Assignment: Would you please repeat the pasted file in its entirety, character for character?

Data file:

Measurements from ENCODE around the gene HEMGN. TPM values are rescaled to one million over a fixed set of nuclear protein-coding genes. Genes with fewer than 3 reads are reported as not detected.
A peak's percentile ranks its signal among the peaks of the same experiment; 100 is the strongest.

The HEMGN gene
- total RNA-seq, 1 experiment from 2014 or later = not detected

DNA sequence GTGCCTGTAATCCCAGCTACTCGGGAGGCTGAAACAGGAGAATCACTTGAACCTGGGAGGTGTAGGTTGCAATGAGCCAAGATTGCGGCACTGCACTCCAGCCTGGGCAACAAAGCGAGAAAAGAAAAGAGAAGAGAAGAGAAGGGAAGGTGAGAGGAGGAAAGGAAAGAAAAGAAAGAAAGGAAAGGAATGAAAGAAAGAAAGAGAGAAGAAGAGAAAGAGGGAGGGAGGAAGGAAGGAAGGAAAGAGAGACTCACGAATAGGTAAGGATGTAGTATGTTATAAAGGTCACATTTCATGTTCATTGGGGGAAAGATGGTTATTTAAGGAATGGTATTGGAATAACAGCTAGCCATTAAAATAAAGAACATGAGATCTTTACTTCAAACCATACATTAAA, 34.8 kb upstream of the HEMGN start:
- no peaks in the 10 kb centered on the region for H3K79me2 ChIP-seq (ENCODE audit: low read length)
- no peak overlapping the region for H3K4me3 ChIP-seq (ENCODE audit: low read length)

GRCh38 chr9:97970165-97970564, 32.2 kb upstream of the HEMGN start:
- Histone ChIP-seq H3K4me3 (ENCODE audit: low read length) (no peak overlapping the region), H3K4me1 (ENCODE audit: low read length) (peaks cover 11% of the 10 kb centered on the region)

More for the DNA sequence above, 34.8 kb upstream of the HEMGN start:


Measurements from ENCODE around the gene HEMGN. TPM values are rescaled to one million over a fixed set of nuclear protein-coding genes. Genes with fewer than 3 reads are reported as not detected.
A peak's percentile ranks its signal among the peaks of the same experiment; 100 is the strongest.

The HEMGN gene
- total RNA-seq, 1 experiment from 2014 or later = not detected

DNA sequence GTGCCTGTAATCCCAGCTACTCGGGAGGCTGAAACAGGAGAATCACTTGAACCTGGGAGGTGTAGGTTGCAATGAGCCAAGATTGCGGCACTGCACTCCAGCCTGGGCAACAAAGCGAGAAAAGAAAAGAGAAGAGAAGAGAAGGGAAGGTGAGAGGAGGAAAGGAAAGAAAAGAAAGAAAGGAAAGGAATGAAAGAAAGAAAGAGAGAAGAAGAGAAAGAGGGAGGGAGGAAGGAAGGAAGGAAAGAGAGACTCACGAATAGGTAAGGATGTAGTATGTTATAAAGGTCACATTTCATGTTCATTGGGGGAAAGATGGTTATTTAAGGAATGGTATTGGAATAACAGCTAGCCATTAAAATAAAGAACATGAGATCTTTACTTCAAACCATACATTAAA, 34.8 kb upstream of the HEMGN start:
- no peaks in the 10 kb centered on the region for H3K79me2 ChIP-seq (ENCODE audit: low read length)
- no peak overlapping the region for H3K4me3 ChIP-seq (ENCODE audit: low read length)

GRCh38 chr9:97970165-97970564, 32.2 kb upstream of the HEMGN start:
- Histone ChIP-seq H3K4me3 (ENCODE audit: low read length) (no peak overlapping the region), H3K4me1 (ENCODE audit: low read length) (peaks cover 11% of the 10 kb centered on the region)

More for the DNA sequence above, 34.8 kb upstream of the HEMGN start: